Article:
Sartre’s example is very close to Barthes’ own attitude towards an old photograph of his recently deceased mother and similarly fronts the importance of subjective affective response. He finds his mother in an old photograph that expresses her truth, in the sense that he experiences something of being in her presence. What he finds about the essence of ‘Photography’ through finding his mother, is that the medium’s referent is not optionally but necessarily real: the thing or person that has been there has been absolutely, irrefutably present and yet already deferred by time and distance. Although Barthes now considers the photograph in the light of its powers of authentication and rejects its possibilities for recalling the past (‘the effect it produces upon me is not to restore what has been but to attest that what I see has indeed existed’), he cannot repress the melancholy reality of him missing her being. Like desire in the psychoanalytic discourse, Rosen continues, ‘the mummy complex derives from a wish to sustain the existence and power of the subject. That is, artistic representation originates in a need to counter knowledge of the inevitable dissolution of the subject (death), by material preservation against decay associated with the passage of time.’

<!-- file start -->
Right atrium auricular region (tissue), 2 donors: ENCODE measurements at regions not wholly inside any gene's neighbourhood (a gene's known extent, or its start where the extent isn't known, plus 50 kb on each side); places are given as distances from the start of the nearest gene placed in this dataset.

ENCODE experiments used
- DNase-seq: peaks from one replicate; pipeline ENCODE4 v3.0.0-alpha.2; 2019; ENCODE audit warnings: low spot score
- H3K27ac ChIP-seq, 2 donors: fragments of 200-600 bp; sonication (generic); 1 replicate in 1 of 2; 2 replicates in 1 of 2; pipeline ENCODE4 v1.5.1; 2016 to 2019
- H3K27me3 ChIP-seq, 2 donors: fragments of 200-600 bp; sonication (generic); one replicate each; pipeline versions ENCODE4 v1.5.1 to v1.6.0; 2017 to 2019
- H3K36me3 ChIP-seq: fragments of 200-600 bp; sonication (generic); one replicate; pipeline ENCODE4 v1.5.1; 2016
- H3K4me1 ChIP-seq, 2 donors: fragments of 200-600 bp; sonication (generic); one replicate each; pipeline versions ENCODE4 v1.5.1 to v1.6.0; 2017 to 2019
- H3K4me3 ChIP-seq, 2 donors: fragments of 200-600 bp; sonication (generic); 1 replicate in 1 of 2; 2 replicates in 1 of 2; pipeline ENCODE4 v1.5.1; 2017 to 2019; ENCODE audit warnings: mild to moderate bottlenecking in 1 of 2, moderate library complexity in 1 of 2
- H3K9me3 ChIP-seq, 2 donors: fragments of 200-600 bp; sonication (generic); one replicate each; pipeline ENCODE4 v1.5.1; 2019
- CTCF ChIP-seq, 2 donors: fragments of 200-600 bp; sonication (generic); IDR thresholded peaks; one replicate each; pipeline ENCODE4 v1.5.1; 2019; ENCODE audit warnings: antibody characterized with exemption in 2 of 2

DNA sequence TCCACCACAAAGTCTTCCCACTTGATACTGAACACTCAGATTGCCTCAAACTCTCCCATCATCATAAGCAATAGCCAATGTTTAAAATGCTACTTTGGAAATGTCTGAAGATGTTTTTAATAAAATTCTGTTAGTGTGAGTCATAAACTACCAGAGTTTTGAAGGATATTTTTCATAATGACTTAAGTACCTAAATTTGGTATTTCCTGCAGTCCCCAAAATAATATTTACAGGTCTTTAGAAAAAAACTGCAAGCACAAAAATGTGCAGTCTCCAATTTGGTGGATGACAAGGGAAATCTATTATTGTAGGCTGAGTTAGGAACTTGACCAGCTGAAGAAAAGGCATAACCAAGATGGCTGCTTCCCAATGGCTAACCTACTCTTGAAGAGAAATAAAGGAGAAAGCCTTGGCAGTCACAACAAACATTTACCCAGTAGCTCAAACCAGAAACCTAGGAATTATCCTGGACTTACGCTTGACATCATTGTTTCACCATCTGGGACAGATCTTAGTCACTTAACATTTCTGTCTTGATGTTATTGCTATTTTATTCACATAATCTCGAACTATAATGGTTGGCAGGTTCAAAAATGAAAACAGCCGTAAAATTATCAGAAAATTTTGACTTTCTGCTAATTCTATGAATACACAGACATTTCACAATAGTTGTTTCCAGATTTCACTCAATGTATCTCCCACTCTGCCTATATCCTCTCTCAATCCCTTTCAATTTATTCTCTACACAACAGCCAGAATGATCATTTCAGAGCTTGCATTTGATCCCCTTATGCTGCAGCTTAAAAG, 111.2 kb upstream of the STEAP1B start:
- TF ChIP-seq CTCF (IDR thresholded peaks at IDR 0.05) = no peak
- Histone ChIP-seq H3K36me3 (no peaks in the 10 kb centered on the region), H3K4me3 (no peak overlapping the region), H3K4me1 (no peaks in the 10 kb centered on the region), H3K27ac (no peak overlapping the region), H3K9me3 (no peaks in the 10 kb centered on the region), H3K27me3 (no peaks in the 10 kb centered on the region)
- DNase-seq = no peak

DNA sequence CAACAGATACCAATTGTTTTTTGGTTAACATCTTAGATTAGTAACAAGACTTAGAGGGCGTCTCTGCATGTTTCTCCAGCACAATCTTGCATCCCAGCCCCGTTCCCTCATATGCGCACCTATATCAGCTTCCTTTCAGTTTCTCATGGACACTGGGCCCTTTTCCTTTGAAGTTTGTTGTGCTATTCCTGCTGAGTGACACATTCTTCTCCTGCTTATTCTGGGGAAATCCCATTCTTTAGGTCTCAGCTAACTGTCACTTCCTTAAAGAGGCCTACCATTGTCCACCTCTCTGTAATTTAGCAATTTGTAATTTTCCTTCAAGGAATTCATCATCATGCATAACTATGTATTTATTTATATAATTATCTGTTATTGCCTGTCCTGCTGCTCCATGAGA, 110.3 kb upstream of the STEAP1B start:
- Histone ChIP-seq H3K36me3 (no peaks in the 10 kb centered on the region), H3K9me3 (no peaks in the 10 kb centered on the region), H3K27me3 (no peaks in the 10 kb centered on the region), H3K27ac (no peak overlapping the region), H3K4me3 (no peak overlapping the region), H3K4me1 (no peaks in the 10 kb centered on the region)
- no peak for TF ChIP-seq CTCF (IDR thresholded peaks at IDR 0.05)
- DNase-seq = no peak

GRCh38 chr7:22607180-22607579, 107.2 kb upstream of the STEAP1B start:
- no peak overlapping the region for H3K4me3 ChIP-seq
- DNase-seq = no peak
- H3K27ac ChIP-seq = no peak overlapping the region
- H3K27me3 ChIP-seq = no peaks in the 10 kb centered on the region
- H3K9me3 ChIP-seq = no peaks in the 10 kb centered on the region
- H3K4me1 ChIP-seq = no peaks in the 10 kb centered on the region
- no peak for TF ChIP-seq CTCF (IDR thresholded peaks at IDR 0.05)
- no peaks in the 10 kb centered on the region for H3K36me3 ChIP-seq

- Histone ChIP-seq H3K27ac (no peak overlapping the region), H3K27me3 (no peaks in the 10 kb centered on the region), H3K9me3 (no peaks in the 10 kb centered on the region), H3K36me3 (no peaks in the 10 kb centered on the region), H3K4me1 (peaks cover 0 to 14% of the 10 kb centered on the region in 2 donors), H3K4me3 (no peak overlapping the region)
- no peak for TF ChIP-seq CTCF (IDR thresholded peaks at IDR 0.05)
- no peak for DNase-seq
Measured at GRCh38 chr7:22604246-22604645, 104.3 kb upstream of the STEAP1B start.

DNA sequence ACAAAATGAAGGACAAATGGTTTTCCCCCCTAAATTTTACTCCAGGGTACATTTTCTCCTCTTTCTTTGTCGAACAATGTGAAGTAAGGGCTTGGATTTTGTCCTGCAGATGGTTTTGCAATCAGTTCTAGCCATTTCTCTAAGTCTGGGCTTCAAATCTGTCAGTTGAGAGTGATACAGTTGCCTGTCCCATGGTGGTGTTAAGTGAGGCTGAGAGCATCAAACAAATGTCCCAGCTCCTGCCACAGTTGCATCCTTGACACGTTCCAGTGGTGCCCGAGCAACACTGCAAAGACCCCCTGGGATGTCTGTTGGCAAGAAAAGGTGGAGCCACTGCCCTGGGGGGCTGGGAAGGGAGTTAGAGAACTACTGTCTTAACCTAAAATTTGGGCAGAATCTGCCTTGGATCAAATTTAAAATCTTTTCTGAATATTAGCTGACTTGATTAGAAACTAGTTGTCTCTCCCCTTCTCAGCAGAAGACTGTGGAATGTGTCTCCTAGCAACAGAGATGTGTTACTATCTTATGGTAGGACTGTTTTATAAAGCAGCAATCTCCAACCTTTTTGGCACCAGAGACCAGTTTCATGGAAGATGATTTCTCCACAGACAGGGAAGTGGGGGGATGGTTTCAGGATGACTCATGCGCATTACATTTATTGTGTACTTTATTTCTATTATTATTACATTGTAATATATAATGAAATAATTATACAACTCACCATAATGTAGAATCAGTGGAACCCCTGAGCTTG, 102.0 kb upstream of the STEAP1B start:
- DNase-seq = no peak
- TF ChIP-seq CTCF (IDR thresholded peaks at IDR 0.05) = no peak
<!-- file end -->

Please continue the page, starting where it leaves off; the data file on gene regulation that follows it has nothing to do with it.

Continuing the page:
In his other recent book on Bazin’s legacy, What Cinema Is (2010), Dudley Andrew suggests that the fascination with cinema comes not from its magical conjuring up of presence but from its presentation of haunting absence. In this sense, the cinephile’s fascination with Cary Grant in North by Northwest or Bogart in The Big Sleep derives from the melancholy pleasure of seeing in a film certain actors whom we know are dead (in post-mortem of Bogart, Bazin realizes that what has always attracted him in the actor was his physical embodiment of both the immanence and imminence of death). Barthes’ ‘resistance’ to the cinema, a medium that fetishizes continuity over stillness, has become something of a truism. But despite such cine-phobia he follows Bazin in observing that what has been has left in the film is a recorded trace that leads us on a search.